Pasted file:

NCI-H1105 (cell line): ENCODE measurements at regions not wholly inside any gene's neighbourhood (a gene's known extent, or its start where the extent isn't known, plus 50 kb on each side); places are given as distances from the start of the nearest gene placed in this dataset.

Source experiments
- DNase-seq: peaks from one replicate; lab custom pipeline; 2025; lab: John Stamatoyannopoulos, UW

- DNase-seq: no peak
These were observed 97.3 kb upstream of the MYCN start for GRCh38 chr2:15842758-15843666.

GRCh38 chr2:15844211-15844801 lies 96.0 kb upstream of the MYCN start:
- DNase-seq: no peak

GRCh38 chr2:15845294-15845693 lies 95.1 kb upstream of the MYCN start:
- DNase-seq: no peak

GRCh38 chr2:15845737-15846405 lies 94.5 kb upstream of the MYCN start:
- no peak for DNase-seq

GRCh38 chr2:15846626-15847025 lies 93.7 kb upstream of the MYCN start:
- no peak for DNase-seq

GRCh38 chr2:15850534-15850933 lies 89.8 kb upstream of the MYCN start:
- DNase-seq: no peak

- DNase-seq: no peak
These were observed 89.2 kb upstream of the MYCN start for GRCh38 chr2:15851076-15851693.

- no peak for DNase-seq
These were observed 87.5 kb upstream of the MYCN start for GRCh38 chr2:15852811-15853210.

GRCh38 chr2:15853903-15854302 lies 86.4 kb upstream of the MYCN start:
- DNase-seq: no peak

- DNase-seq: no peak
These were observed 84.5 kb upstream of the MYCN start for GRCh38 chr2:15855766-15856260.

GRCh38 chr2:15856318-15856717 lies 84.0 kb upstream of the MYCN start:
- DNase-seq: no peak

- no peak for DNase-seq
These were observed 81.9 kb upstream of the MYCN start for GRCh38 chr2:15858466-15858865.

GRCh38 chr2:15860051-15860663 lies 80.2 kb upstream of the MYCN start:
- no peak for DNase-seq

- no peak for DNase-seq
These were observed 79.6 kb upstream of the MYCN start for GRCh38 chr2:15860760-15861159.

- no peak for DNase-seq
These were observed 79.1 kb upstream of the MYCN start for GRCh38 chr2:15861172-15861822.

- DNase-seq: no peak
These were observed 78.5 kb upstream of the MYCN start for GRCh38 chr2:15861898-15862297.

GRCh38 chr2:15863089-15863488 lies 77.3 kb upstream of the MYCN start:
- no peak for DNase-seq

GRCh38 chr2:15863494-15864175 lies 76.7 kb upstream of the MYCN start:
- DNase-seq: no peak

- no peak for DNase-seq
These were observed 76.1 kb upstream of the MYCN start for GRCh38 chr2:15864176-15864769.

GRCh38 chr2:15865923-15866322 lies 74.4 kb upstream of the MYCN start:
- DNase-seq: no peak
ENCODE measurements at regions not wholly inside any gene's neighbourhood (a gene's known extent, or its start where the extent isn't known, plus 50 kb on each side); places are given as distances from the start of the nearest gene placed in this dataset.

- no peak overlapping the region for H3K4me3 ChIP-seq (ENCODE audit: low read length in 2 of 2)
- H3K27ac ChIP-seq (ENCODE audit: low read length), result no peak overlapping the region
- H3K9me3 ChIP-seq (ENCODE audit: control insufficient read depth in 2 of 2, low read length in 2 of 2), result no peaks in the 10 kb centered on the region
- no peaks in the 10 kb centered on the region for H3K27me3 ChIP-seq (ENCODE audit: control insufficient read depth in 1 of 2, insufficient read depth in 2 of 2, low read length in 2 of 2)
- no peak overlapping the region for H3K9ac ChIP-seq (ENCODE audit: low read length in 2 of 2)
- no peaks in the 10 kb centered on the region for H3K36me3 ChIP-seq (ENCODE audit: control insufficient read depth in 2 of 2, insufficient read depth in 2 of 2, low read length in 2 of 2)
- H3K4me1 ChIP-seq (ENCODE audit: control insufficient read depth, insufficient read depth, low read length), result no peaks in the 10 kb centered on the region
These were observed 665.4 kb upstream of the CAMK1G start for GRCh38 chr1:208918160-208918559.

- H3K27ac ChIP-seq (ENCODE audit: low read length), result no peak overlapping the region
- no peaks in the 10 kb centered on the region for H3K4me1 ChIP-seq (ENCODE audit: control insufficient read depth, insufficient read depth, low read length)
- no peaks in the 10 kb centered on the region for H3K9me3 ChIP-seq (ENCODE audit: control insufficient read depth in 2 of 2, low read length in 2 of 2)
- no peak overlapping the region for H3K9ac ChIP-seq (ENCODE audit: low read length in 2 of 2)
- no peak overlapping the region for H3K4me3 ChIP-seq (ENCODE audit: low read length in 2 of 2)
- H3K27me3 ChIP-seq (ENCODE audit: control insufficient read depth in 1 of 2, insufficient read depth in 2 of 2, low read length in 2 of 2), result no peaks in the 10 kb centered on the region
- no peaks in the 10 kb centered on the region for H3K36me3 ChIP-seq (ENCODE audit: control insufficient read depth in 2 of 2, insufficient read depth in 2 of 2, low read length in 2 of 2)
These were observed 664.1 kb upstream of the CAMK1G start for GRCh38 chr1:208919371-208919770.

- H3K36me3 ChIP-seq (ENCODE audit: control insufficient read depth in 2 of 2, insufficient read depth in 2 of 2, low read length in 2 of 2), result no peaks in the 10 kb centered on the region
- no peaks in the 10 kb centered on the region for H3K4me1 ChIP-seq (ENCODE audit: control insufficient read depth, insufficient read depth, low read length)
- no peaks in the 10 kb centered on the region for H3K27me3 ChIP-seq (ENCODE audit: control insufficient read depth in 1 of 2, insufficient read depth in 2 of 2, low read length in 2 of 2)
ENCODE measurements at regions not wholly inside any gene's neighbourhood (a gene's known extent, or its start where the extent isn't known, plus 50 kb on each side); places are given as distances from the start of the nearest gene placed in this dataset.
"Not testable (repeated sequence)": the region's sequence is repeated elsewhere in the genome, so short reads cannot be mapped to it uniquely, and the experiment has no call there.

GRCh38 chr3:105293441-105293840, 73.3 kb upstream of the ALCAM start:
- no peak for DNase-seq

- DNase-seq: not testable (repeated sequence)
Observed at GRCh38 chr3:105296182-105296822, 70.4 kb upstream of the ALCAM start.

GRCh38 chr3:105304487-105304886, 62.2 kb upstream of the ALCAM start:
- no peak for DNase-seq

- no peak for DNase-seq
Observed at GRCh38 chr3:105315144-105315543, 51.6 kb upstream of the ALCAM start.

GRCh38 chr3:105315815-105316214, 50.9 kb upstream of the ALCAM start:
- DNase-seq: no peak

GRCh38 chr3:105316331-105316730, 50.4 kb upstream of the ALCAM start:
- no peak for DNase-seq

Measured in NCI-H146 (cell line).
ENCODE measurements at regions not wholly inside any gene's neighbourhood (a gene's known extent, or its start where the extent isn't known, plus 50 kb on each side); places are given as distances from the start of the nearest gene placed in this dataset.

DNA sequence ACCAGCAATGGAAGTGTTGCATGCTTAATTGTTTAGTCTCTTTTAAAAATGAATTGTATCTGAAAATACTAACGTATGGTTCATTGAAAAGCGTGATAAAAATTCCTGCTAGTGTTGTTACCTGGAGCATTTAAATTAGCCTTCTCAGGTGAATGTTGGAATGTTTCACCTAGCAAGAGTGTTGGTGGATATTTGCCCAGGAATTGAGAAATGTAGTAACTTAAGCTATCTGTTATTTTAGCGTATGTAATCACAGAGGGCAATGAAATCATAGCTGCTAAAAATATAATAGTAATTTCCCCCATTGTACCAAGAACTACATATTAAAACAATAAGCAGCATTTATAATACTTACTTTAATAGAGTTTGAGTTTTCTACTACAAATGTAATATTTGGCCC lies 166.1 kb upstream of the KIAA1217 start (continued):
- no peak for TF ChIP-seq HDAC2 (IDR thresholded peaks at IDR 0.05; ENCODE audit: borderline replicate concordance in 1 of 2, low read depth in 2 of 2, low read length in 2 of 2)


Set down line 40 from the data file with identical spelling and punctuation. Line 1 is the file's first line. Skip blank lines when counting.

- no peak for DNase-seq